“I think it’s now acknowledged what a great job we’ve done,” Trump told reporters at the time, pointing to praise that didn’t exist. In fact, the president tried to shift the blame for the response to the catastrophe, insisting that Puerto Ricans “have to give us more help.”
The issue came up again yesterday at a White House event. From the official transcript:
Q: Mr. President, on Puerto Rico, do you still believe that the federal government’s response to the hurricanes last year –
TRUMP: Yeah, I think Puerto Rico – I think we did a fantastic job in Puerto Rico.
He added that the Puerto Rico Electric Power Authority was “dead,” “shut,” and “closed up” before Hurricane Maria struck the island. That’s plainly false and a strange thing to lie about.
But it was the “fantastic job” rhetoric that rankled. The day before Trump patted himself on the back, Puerto Rico increased its estimated death toll from the disaster to 2,975.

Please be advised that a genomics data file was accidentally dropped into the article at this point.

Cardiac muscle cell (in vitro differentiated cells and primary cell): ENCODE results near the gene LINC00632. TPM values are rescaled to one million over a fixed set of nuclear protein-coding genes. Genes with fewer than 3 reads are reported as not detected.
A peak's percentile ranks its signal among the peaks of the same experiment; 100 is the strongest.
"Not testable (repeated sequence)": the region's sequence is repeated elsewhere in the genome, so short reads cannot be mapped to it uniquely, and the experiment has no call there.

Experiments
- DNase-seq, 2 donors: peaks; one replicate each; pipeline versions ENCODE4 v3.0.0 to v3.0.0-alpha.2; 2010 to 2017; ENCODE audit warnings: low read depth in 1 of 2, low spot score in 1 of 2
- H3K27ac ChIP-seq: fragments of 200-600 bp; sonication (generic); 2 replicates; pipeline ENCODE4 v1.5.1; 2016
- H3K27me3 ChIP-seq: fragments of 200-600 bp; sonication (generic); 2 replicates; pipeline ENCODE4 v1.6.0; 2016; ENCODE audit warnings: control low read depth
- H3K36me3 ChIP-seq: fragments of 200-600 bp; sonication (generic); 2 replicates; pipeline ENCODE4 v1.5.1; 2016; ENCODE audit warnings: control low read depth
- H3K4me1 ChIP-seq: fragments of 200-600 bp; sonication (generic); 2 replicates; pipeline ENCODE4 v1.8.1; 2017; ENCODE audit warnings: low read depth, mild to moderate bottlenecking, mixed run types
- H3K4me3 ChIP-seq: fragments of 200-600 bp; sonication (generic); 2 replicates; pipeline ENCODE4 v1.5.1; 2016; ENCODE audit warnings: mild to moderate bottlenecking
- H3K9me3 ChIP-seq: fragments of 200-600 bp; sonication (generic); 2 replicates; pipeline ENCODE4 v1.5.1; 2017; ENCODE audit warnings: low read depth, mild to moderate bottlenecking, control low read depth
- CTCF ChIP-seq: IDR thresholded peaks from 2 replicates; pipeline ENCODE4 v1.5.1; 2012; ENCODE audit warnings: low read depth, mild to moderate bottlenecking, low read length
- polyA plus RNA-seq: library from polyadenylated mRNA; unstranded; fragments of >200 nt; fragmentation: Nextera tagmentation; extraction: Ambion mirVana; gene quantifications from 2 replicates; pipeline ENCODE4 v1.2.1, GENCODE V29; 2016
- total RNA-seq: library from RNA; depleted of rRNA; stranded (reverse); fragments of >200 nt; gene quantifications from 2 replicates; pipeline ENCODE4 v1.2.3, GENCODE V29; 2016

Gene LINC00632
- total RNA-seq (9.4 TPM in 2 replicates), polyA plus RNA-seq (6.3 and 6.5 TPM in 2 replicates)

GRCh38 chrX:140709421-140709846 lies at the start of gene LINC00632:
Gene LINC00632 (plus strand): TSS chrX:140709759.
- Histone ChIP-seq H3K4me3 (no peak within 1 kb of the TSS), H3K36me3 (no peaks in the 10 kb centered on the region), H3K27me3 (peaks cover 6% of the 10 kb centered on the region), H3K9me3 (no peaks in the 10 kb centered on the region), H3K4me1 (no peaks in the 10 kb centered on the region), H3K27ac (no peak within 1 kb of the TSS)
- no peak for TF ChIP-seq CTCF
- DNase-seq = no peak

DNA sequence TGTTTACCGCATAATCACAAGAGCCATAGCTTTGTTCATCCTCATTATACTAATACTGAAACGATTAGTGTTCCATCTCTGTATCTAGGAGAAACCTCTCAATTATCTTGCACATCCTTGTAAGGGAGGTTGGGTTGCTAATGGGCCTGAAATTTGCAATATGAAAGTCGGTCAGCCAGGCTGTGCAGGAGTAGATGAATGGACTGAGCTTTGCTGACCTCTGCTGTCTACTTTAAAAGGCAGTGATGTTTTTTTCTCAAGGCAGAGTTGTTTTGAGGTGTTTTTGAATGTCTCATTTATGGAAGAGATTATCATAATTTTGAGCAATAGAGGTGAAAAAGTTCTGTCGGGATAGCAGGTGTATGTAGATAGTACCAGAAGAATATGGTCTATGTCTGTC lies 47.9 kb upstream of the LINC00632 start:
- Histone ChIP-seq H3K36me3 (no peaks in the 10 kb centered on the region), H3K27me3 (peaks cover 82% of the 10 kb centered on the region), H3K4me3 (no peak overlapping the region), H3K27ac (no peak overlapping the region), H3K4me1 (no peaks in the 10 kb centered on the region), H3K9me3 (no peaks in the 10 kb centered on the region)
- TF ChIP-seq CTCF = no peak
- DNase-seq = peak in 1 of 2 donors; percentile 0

And as a rule, when nearly 3,000 Americans die on a president’s watch, he probably shouldn’t be too eager to boast about the “fantastic job” he did.
Indeed, Trump’s rhetoric appeared to be at odds with his own administration’s assessments. BuzzFeed reported last month:
An internal assessment by the Federal Emergency Management Agency has found that the agency was woefully unprepared to deal with a set of storms of the size and strength of Hurricanes Harvey, Irma, and Maria, the last of which devastated Puerto Rico in 2017.
FEMA’s own findings confirm what has been reported for nearly a year: that the government’s handling of the catastrophe in Puerto Rico was dramatically inadequate. The report also cuts against President Donald Trump’s glowing comments about how his administration handled the recovery — at one point he downplayed the severity of the storm’s aftermath.
Hurricane Maria created a test for the Trump administration, and by every fair metric, it failed. The president may now want to pretend the crisis was a triumph, but there’s no reason the rest of us should play along.